Syrian Kurds are not carrying out ethnic cleansing

Accusations of “purging Arabs” would only negatively affect their role in the war on IS – something we don’t want to see.

By
June 20, 2015 22:13
4 minute read.
Turkish Kurds

Turkish Kurds look towards the Syrian Kurdish town of Kobani from the top of a hill close to the border line between Turkey and Syria near Mursitpinar bordergate. (photo credit: REUTERS)

 
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The largest Syrian Kurdish force, the People’s Protection Units (YPG), last week took over the strategic town of Tel Abyad, which lies along the Syria-Turkey border. The massive offensive that also involved local Free Syrian Army-affiliated groups dislodged Islamic State (IS) militants who had ruled the city for nearly 18 months.

As the operation was taking place, thousands of residents attempted to cross the border to Turkey, fleeing the anticipated fighting between the Kurdish fighters and IS terrorists. Simultaneously, reports came out regarding “ethnic cleansing” perpetrated by Kurdish forces against local Arabs. While no adequate documentation was provided to support such reports, many – including the US State Department – raised concerns about these claims. 

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As a result, Al Jazeera dispatched a reporter to Tel Abyad to investigate.

The largest Kurdish network, Rudaw, did the same, by going to the city and talking to local residents who chose not to leave despite the fighting. Both channels found no evidence supporting the claims.

Tel Abyad is a diverse town where Arabs, Kurds and Turkmens have lived side by side for centuries. It was only during the Syrian civil war that ethnic tensions rose to the surface. When rebels took over the city for the first time in late 2012, an Islamist group named Ahrar al-Sham began a systematic campaign to drive the Kurds out of the city. Consequently, hundreds of Kurdish families left for the then-safe town of Kobani to the west and Ras al-Ayn (serekaniye) to the east.

When IS came to prominence, it took over larger parts of Raqqa province, which Tel Abyad is administratively a part of. Tel Abyad changed hands and IS was able to take full control of the town in early 2014. The terrorist group carried on what its predecessor had started with regard to intimidating and pushing Kurdish residents out.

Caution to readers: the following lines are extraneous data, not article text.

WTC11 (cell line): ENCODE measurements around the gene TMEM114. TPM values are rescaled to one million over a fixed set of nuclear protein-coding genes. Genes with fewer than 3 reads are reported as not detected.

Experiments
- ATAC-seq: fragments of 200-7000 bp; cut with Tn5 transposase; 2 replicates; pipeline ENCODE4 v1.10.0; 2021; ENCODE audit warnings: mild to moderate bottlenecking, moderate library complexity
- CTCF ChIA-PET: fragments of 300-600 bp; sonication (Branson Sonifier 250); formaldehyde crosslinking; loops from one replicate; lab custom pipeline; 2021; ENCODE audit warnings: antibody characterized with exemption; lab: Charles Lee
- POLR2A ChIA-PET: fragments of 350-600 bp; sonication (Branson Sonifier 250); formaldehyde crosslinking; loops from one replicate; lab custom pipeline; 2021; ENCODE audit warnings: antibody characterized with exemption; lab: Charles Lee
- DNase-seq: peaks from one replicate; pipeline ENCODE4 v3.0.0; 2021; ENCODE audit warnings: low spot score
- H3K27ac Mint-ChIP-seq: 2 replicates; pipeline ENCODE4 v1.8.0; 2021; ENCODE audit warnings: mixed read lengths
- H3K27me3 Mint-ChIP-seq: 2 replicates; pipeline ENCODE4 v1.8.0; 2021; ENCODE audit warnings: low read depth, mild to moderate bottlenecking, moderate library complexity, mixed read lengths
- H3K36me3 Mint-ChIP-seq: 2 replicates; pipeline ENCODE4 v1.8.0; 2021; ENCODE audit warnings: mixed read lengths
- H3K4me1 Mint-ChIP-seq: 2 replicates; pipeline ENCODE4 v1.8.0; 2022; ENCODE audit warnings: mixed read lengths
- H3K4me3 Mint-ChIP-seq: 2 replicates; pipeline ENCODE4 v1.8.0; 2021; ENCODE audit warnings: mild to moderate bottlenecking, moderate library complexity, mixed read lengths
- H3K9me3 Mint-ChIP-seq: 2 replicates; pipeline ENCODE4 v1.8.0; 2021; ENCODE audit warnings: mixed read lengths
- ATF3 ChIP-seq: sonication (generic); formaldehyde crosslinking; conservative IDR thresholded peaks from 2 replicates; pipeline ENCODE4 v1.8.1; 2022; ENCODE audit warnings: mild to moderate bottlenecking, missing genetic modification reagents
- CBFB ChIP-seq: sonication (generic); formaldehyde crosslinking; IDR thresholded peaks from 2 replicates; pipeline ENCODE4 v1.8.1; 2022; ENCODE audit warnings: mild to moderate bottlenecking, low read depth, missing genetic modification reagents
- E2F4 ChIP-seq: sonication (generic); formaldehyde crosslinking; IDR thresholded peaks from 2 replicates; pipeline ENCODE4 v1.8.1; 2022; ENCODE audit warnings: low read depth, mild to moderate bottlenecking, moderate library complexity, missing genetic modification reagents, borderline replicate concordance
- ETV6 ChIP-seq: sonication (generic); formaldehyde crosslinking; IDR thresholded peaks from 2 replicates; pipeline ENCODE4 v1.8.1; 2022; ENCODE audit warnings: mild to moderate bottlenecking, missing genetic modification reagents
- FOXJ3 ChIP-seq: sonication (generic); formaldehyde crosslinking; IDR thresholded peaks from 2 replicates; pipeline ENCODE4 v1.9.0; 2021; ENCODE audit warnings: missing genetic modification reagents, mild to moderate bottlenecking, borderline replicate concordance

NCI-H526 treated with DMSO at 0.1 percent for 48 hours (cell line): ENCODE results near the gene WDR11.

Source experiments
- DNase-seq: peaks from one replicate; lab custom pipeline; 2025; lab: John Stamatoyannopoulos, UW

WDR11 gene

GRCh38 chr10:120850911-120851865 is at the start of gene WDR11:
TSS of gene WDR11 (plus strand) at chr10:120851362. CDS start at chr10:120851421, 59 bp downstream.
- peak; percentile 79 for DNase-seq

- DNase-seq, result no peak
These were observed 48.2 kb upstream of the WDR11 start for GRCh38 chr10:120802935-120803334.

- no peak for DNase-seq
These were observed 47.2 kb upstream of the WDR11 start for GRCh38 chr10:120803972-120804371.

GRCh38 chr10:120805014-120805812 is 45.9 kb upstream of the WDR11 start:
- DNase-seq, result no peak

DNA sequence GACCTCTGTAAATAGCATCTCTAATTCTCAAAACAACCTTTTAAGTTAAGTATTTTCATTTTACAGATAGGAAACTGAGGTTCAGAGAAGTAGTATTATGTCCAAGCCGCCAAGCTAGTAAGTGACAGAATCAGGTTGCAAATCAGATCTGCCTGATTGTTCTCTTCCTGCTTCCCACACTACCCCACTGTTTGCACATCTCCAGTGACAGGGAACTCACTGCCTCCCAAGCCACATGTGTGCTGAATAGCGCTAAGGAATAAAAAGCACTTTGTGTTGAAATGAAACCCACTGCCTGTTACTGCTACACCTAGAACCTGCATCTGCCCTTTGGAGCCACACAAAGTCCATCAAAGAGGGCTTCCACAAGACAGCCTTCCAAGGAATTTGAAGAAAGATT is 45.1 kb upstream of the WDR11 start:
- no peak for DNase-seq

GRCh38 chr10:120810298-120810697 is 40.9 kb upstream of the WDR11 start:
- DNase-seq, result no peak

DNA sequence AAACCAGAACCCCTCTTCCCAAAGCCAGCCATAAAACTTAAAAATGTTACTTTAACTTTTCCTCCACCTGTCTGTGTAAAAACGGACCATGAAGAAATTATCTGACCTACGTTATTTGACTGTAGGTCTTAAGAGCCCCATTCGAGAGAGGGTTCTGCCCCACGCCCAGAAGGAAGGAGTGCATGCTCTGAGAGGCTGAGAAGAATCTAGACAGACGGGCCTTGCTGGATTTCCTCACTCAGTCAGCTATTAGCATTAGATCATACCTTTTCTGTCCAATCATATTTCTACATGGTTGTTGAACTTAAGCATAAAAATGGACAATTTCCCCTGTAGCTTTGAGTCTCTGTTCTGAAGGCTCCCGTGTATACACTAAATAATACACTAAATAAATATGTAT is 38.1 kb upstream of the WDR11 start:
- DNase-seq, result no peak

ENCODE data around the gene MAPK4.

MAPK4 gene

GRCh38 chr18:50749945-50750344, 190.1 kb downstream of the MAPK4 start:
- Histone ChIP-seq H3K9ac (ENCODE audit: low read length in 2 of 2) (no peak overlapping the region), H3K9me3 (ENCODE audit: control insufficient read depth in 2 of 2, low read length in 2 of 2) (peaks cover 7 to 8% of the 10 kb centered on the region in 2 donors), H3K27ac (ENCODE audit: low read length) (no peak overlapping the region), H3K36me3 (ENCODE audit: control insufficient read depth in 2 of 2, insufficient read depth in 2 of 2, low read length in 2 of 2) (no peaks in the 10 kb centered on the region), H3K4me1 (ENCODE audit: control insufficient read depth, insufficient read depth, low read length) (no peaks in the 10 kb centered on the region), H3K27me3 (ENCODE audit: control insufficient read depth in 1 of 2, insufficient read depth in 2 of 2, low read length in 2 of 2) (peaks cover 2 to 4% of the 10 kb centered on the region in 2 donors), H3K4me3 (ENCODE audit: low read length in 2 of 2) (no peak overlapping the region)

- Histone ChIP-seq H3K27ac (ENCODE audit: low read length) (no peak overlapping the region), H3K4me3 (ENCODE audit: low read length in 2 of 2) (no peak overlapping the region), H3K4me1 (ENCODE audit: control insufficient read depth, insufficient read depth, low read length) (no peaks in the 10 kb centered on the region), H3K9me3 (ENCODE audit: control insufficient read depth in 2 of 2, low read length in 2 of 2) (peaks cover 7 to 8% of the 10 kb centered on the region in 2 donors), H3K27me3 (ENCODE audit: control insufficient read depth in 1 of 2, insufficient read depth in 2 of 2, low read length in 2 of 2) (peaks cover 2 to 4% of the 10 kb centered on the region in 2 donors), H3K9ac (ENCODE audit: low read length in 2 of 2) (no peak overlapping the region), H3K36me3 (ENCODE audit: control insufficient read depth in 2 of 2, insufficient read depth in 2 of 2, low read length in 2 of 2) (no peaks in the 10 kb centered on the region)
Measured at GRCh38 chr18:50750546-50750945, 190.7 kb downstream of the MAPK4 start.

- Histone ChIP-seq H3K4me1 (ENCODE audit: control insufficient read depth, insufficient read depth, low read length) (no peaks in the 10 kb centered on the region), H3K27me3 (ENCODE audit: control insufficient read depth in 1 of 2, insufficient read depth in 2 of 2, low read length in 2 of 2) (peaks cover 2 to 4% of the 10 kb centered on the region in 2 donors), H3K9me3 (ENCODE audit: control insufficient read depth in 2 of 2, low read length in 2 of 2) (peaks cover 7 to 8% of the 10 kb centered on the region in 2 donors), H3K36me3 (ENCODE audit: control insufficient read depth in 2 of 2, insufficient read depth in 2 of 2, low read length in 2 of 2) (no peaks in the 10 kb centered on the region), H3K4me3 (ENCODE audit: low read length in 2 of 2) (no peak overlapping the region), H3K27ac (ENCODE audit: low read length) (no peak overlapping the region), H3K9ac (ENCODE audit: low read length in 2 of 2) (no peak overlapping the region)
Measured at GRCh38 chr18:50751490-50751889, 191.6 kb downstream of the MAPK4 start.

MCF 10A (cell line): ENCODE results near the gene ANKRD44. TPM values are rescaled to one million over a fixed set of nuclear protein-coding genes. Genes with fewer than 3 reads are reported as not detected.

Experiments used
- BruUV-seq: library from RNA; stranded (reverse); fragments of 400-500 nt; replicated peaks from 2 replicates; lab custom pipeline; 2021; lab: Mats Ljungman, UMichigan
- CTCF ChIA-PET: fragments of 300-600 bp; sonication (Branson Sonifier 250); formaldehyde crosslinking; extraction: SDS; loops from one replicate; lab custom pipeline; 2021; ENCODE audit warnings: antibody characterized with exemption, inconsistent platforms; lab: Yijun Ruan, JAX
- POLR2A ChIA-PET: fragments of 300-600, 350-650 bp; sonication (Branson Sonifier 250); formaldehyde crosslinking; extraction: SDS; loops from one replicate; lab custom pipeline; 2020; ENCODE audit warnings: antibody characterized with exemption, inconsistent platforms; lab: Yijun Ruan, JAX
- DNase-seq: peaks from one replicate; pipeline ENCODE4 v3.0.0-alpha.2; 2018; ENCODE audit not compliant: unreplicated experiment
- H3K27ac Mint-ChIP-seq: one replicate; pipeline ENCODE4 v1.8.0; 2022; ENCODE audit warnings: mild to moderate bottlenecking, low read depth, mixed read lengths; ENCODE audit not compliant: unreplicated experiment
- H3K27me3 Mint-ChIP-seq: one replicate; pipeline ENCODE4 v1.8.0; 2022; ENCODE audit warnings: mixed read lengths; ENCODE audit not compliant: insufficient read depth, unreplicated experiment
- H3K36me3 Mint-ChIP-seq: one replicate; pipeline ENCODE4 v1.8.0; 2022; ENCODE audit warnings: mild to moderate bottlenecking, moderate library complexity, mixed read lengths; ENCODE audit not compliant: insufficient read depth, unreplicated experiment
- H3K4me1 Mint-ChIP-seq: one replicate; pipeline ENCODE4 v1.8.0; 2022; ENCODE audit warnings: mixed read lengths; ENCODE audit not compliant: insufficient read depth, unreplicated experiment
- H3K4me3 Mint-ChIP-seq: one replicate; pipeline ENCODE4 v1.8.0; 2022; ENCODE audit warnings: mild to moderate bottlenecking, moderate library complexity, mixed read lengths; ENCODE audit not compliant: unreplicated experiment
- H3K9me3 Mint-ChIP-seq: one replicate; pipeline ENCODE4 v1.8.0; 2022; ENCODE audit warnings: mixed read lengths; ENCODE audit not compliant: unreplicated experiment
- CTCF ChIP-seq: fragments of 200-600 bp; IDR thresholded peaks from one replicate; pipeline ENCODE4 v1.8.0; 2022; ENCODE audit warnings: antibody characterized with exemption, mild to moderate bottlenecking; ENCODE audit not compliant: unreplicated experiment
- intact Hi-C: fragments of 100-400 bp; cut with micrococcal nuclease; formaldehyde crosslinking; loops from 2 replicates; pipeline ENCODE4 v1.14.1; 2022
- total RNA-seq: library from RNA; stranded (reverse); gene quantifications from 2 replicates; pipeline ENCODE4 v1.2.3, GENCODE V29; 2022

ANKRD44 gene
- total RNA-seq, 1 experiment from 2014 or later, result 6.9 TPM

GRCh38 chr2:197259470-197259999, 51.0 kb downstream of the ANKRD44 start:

The Kurdish YPG force that liberated Tel Abyad is the armed wing of the Democratic Union Party (PYD). The group controls the three Kurdish enclaves in north and northeastern Syria. The PYD has been running the show in the majority of these areas since Syrian regime forces voluntarily withdrew in July 2012.



The group is perceived as leftist and is heavily influenced by the doctrines of Abdullah Ocalan, the imprisoned leader of the Turkey-based Kurdistan Workers’ Party (PKK).

Since it has ruled the Kurdish areas, the PYD has been clear that its agenda is not exclusively Kurdish. It’s official name doesn’t indicate anything Kurdish. In fact, when the PYD declared its self-rule model in the Kurdish regions, it included as many Arabs and Christians as Kurds in its newly-established “democratic autonomy.”

For example, the co-chair of Jazira Canton is a former well-known Damascus loyalist who also happens to be the head of the largest Arab tribe in the Kurdish northeast. There are other Assyrian and Syriac individuals who have taken leading roles in PYD’s entity. With a populist approach, the PYD strives to include non-Kurdish components in its long-term project for the region.

It is true that the PYD is undemocratic and has been accused of collaborating with Bashar Assad’s regime on many occasions. But this doesn’t mean the group is willing to wipe out the Arabs and other non-Kurdish groups in the region. Indeed, the PYD has conducted organized campaigns against its rival Kurdish parties. In July 2013, its security forces killed a number of civilians and arrested dozens in the city of Amuda for simply being opposed to its policies.

Other examples include deportation of Kurdish activists and arrests of local leaders.

The PYD sees other Kurdish groups in Syria as a potential threat to its grip on power in the region, and therefore it continues to harass them and prevent them from taking part in governing their areas.

Arabs and other groups, on the other hand, don’t really pose any threat for the PYD, and so the group doesn’t need to repress them. There are certainly cases where the PYD has oppressed non-Kurdish individuals, but that doesn’t represent its overall dogma. In the case of Tel Abyad, the fierce fighting between the YPG fighters and IS militants was the only reason that civilians decided to flee to Turkey. In fact, many of the civilians that fled are returning to their homes now that the Kurds have taken full control of the town.

Another thing that should be noted is that the Free Syrian Army units that fight along PYD forces are made of local Arab fighters. It is unlikely that these fighters would fight alongside a group carrying out ethnic cleansing against their own brethren.

Syrian Kurds are currently championing the fight against IS and are considered one of the most effective fighting forces against the IS terror machine.

Accusations of “purging Arabs” would only negatively affect their role in the war on IS – something we don’t want to see.

The author is a Kurdish affairs analyst based in Washington, DC.

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